Similar dismissals recur throughout the text. In Chapter 3, dealing with Greek and Roman perceptions of Egyptians, Gruen argues that Herodotus is less concerned with representing distance between Greeks and Egyptians than in representing connections between them. Diodorus, Gruen claims, took a remarkably similar approach, forgoing praise or blame and focusing rather on overlapping legends and the “reciprocal appropriation of traditions” (353). Considering evidence from a wide range of Greek authors, Gruen finds no consistent attitude towards the Egyptians. While Gruen acknowledges that disparaging remarks about Egyptians abound in Roman sources, he concludes that, “on closer scrutiny, the significance of these snippets rapidly shrinks” (107). Gruen finds generally sympathetic portraits of the Egyptians in Strabo and Plutarch, his representatives of Greek attitudes during the Roman period.
In Chapters 4-6, Gruen turns to Rome’s impressions of her enemies. Gruen explores the pernicious Roman stereotype of Punica fides, but concludes that the slur “turns out to have had far less purchase on the Roman mentality than has customarily been thought” (353). For example, he finds that Polybius counters the Carthaginians’ reputation as “inveterate treaty-breakers” (124), showing them instead to have had the same respect for treaties as the Romans. He finds that “Caesar’s interest in the Gauls goes beyond depiction of the foe or shaping of the ‘Other’” (150). Similarly, he concludes that in the Germania, “Tacitus neither branded the German as ‘Other’ nor propped him up as inspired primitive to contrast with the degenerate Roman” (178).
In Chapters 7 and 8, Gruen considers the classical world’s response to Jews and blacks. Here, too, Gruen finds ambiguity where one might expect to find clear disparagement of the “Other.” Regarding the lengthy excursus on the Jews in book 5 of the Histories, Gruen argues that Tacitus “aims his critique as much against misinformed, preposterous, and self-contradictory attitudes about Jews as against Jews themselves” (354). Surveying a wide range of evidence, Gruen concludes that, with the exception of Roman satirists, classical authors refrained from “derision” (354) of black Africans, and visual representations of them “show a remarkable absence of distance or disdain” (355).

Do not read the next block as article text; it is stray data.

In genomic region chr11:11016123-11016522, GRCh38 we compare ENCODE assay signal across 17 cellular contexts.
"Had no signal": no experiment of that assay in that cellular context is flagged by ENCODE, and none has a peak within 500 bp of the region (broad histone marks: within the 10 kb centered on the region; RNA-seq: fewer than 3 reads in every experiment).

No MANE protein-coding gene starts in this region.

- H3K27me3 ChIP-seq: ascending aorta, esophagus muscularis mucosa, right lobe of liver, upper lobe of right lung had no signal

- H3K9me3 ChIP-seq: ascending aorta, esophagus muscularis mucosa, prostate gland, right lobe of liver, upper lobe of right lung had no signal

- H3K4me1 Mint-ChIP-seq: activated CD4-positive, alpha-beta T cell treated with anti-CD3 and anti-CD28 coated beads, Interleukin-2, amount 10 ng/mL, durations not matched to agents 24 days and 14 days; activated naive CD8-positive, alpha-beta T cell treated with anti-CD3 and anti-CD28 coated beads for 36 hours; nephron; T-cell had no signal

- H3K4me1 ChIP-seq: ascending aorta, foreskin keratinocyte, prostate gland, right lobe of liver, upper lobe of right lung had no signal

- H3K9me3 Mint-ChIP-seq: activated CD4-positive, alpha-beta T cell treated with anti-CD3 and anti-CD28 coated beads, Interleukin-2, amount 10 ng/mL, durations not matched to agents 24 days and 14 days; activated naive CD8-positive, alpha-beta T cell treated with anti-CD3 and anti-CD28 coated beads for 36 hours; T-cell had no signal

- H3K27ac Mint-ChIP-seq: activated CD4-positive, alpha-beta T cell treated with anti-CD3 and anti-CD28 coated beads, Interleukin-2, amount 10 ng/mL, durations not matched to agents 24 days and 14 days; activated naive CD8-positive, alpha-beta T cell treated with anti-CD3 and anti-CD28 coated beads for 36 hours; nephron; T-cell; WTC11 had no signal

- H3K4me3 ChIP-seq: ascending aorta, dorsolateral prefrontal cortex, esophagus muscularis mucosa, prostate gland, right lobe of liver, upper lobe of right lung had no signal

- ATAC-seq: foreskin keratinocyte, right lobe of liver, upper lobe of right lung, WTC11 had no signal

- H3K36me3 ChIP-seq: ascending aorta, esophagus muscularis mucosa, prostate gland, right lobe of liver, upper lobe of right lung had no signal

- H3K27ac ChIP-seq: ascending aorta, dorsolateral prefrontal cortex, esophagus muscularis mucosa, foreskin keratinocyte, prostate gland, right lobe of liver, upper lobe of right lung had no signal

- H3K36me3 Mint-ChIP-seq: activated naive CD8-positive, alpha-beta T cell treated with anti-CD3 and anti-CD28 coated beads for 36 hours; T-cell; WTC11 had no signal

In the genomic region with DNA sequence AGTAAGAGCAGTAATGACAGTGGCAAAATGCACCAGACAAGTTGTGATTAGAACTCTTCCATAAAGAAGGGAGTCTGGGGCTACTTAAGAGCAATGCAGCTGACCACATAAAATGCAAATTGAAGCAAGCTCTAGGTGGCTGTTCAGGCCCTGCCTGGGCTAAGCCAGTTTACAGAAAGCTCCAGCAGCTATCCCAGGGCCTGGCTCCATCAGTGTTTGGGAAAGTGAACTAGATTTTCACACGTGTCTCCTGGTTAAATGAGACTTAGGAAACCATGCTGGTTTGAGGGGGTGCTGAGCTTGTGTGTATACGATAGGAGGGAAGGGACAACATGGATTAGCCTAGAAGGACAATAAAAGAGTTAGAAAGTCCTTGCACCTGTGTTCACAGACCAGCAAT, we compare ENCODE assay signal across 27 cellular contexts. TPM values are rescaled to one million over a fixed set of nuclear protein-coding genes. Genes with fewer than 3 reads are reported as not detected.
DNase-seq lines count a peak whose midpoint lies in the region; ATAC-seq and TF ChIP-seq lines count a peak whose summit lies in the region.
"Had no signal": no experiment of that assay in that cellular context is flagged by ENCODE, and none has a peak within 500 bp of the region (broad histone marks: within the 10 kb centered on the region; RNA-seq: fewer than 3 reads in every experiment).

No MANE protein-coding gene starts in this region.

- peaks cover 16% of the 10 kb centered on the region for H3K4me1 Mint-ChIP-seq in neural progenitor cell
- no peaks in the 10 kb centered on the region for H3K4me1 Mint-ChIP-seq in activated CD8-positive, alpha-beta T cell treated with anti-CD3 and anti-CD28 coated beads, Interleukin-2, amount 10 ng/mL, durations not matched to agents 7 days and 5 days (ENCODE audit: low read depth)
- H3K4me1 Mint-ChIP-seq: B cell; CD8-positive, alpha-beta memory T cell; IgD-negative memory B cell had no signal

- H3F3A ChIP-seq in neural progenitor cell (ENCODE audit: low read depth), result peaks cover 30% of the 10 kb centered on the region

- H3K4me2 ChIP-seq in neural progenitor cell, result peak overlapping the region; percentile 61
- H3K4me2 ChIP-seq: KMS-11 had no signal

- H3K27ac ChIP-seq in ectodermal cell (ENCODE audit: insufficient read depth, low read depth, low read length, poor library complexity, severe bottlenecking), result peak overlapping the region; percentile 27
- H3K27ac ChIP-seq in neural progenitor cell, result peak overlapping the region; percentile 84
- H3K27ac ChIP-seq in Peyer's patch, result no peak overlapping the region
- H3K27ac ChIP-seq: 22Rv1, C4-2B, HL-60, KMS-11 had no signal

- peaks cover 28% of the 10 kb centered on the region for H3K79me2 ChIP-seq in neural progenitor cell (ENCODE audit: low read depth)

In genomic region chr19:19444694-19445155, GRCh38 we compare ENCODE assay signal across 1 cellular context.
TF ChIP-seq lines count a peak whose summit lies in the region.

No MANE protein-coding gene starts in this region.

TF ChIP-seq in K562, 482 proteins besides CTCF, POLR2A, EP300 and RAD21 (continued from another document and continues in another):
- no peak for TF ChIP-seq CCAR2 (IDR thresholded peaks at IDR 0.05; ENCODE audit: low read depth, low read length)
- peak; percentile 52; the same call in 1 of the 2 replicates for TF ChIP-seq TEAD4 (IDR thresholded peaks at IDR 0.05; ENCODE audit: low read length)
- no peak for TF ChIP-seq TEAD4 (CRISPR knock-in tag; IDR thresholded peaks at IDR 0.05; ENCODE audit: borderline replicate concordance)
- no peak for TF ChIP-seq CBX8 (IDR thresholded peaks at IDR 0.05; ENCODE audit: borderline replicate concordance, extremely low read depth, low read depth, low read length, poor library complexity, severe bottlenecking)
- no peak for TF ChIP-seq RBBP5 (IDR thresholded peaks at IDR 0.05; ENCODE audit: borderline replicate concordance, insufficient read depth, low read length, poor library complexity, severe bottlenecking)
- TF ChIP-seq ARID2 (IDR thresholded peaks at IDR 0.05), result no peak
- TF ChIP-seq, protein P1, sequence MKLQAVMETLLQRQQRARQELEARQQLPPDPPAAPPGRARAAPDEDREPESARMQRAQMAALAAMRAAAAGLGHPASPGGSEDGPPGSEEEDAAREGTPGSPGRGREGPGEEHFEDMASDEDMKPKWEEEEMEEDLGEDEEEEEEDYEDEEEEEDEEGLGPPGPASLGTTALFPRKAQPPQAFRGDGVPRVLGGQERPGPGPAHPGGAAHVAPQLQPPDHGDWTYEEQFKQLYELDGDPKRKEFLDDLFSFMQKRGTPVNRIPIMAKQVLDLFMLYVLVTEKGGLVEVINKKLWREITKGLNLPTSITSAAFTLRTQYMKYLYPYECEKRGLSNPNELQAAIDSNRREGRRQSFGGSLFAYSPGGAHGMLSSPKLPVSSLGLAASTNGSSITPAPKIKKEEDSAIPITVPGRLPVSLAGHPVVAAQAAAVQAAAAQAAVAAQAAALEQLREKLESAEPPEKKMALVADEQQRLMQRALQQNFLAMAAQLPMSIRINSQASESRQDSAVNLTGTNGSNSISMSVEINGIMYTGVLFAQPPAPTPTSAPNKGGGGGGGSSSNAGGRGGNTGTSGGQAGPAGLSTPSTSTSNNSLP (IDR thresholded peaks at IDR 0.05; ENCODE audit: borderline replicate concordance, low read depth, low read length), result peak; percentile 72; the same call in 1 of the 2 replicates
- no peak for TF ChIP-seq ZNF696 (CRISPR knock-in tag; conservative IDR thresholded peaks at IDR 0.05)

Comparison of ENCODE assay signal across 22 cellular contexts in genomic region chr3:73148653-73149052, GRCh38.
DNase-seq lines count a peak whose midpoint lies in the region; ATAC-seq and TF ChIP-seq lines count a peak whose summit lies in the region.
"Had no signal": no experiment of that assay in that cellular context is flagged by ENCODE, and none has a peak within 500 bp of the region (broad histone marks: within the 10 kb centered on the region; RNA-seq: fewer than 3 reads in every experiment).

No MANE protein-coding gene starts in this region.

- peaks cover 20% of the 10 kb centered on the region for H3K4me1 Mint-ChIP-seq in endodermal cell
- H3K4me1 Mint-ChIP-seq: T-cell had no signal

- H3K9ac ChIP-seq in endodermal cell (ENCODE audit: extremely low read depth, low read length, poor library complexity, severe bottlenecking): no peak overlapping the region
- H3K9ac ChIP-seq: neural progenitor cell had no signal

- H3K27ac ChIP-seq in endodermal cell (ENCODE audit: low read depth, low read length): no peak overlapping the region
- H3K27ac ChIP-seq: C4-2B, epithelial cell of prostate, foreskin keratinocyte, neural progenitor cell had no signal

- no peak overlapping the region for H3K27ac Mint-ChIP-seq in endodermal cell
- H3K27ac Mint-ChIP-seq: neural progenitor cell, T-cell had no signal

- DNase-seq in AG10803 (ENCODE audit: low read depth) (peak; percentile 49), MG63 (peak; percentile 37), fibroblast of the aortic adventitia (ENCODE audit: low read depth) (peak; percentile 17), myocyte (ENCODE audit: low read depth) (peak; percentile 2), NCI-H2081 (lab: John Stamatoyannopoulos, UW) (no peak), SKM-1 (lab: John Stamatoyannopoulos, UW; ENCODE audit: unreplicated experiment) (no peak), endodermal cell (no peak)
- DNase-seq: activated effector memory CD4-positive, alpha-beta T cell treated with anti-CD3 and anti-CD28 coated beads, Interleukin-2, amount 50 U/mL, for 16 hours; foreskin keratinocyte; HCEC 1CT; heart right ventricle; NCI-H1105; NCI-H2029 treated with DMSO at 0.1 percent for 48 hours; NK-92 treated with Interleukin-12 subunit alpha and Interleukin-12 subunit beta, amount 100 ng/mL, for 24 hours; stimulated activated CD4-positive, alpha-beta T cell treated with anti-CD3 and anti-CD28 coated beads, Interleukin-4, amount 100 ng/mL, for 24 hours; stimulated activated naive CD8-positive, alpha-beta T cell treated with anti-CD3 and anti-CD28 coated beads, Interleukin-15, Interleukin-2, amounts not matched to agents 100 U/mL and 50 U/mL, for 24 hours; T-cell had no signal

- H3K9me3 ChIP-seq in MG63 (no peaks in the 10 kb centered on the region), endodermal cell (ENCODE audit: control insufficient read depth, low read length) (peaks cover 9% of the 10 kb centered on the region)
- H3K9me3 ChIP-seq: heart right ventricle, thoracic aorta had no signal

Chapter 9 deals with the interconnectedness among different cultures evidenced by foundation legends. Gruen shows that foreign founders played critical roles in the foundation stories of Greeks, Romans, and Jews. Notable foreign founders include Pelops, the ancestor of the Peloponnesians said in various legends to have hailed from Asia, Phrygia, Lydia, or Paphlagonia; Danaus, a fugitive from Egypt who came to rule Argos; and Cadmus, the Phoenician founder of Thebes. Legendary Greek figures including Perseus, Armenus, and Scythes were celebrated in the foundation myths of the Persians, Armenians, and Scythians respectively. Egyptians laid claim to legendary figures associated with Babylon, Palestine, Colchis, and Macedon. Romans traced their descent to the Trojans and Arcadia. Jewish traditions associated the patriarchs Abraham and Moses with Mesopotamia, Egypt, Assyria, Crete, and Asia Minor. The Athenian’s familiar claim to autochthony existed alongside an alternative tradition that claimed Athenian descent from Pelasgians.
Chapters 10 and 11 explore fictitious kinships linking Greeks and Jews to a variety of other peoples. Chapter 12 considers a range of cultural connections. Gruen shows that Jews and Greeks appropriated common philosophical traditions. He discusses imaginative representations of gentiles by Jewish intellectuals. Finally, he documents mutual perceptions of Phoenicians and Greeks, as well as Roman adaptations of a range of alien cultures.